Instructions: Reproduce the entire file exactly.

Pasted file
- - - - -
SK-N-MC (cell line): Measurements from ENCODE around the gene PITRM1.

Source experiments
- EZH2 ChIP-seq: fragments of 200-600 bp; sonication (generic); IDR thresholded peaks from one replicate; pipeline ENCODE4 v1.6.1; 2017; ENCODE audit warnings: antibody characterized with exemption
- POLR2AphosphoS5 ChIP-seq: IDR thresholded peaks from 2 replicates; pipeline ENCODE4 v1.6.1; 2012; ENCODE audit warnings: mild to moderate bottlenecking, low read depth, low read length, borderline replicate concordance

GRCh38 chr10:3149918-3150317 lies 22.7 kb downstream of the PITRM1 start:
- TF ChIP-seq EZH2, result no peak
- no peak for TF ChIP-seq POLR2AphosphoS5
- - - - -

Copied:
SK-N-MC (cell line): Measurements from ENCODE around the gene PITRM1.

Source experiments
- EZH2 ChIP-seq: fragments of 200-600 bp; sonication (generic); IDR thresholded peaks from one replicate; pipeline ENCODE4 v1.6.1; 2017; ENCODE audit warnings: antibody characterized with exemption
- POLR2AphosphoS5 ChIP-seq: IDR thresholded peaks from 2 replicates; pipeline ENCODE4 v1.6.1; 2012; ENCODE audit warnings: mild to moderate bottlenecking, low read depth, low read length, borderline replicate concordance

GRCh38 chr10:3149918-3150317 lies 22.7 kb downstream of the PITRM1 start:
- TF ChIP-seq EZH2, result no peak
- no peak for TF ChIP-seq POLR2AphosphoS5